Detroit City Council to get first look at Red Wings arena

Louis Aguilar
The Detroit News

Detroit — Architectural drawings of the $450 million new home ice for the Detroit Red Wings to be unveiled this week show plans for a huge state-of-the-art entertainment venue in a walkable neighborhood.

The new drawings will be revealed publicly at 5 p.m. Thursday to the Detroit City Council. Work is expected to begin on the new arena site Sept. 25. It is the linchpin of a planned $650 million, 45-block transformation of a mostly gritty, undeveloped area on the northern edge of downtown.

“This is the first of five distinct new neighborhoods announced by the Ilitch organization in July,” reads the information provided by Olympia Development of Michigan, ODM, to the city. Olympia Development is the real estate arm of Michael and Marian Ilitch. The husband and wife are co-founders of Detroit-based Little Caesars Pizza. Michael Ilitch is owner of the Detroit Red Wings and Detroit Tigers. Marian Ilitch owns MotorCity Casino Hotel.

The 785,000-square-foot arena will be bounded by Woodward on the east, Henry on the south, Clifford on the west and Sproat to the north. Renderings show a glass-roofed concourse and a roof emblazoned with the Detroit Red Wings logo. Other drawings depict pedestrian-filled streets with restaurants and apartments where there are now acres of surface parking lots and empty buildings — many owned by Olympia Development of Michigan.

The architectural drawings released this week show how Olympia Development intends to use its “deconstructed bowl” design to lessen the visual impact of a huge venue. The bottom elevation of the bowl is about 40 feet below street level and top height of the arena is 75 feet above street level, which is the height of an eight-story building, according to Olympia Development.

There will be four- and five-story mixed use buildings surrounding the arena as well townhouses, which are intended to further reduce the presence of the arena.

Plans for the new arena and 45-block entertainment district have sparked both widespread accolades and criticism. Its many supporters call it a visionary plan that will fill in the gap between a surging Midtown and a booming downtown. Others decry the mix of public/private funding and its sheer scope.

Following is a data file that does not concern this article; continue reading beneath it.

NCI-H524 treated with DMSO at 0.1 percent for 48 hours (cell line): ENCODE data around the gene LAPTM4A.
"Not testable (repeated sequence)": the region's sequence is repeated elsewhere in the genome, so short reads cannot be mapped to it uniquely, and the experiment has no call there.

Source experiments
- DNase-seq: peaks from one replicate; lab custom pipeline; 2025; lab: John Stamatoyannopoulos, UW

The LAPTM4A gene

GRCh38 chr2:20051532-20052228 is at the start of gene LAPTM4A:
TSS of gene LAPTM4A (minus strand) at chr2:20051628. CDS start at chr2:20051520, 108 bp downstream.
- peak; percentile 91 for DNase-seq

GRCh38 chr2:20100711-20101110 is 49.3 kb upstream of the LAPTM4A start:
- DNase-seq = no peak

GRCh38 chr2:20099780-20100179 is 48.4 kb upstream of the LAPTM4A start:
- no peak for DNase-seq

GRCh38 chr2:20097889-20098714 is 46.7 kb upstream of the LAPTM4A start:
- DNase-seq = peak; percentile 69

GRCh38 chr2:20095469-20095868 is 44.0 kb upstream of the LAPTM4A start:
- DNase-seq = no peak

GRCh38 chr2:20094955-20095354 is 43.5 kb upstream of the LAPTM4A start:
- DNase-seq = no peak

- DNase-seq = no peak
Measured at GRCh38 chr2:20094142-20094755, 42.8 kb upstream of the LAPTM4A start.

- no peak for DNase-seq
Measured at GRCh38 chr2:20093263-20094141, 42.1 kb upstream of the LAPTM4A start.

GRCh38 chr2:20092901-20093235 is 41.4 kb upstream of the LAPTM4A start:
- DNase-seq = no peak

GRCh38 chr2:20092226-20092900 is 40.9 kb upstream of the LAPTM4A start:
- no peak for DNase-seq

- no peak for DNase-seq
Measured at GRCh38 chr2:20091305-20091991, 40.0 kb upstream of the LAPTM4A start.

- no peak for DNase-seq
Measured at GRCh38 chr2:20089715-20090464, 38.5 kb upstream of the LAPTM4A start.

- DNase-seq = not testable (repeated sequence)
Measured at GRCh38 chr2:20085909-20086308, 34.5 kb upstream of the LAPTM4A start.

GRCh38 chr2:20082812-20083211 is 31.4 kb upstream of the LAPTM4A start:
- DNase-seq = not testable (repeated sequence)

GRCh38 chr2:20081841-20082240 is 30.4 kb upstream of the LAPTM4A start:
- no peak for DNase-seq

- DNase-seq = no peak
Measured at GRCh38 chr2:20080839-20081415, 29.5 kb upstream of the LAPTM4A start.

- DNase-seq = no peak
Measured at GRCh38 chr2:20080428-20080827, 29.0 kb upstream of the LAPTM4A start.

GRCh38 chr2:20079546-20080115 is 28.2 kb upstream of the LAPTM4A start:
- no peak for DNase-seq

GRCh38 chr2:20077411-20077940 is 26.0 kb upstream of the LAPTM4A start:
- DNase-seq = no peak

In 2012, 30-year bonds were approved by the state Legislature to cover construction of the arena. In June 2013, Olympia Development and Detroit’s Downtown Development Authority agreed to a 58/42 split to pay off the construction debt.

Property and school taxes already captured by the DDA will pay $262 million. Olympia will pay $188 million. The DDA funds to be used for the arena can be used only for economic development within its district. The state reimburses the schools for the diverted money.

Olympia keeps all revenue, including from concessions and parking, and any naming rights deal. In an earlier interview with The Detroit News, Christopher Ilitch, president and CEO of Ilitch Holdings Inc, defended the way the arena was paid.

“A public-private partnership is the only way any of these type of projects work in an urban environment,’” Ilitch said. He pointed out that while The Palace of Auburn Hills was paid for by private owners, the key difference is that it’s an isolated venue in the suburbs.

“The Palace gets all the revenues from parking, concessions, retail,” Ilitch said, pointing out that those sources of revenue are key to the financial success of a major venue.

Ilitch mentioned an urban venue — Nationwide Arena in Columbus, Ohio — that was funded solely by private money and ended up needing a taxpayer bailout. The arena was named for its original majority owner, Nationwide Mutual Insurance Co. In 2012, the county, city and state governments had to step in with loans.

The arena was never profitable when it was under private ownership. The original owners pushed the local governments to buy the arena because they were running low on cash, and the venue is still struggling financially

Olympia must spend, or get others to invest, at least $200 million in development in the entertainment district. That spending must begin no later than five years after the arena’s 2017 opening, but Olympia has promised to spend $100 million while the arena is being built.

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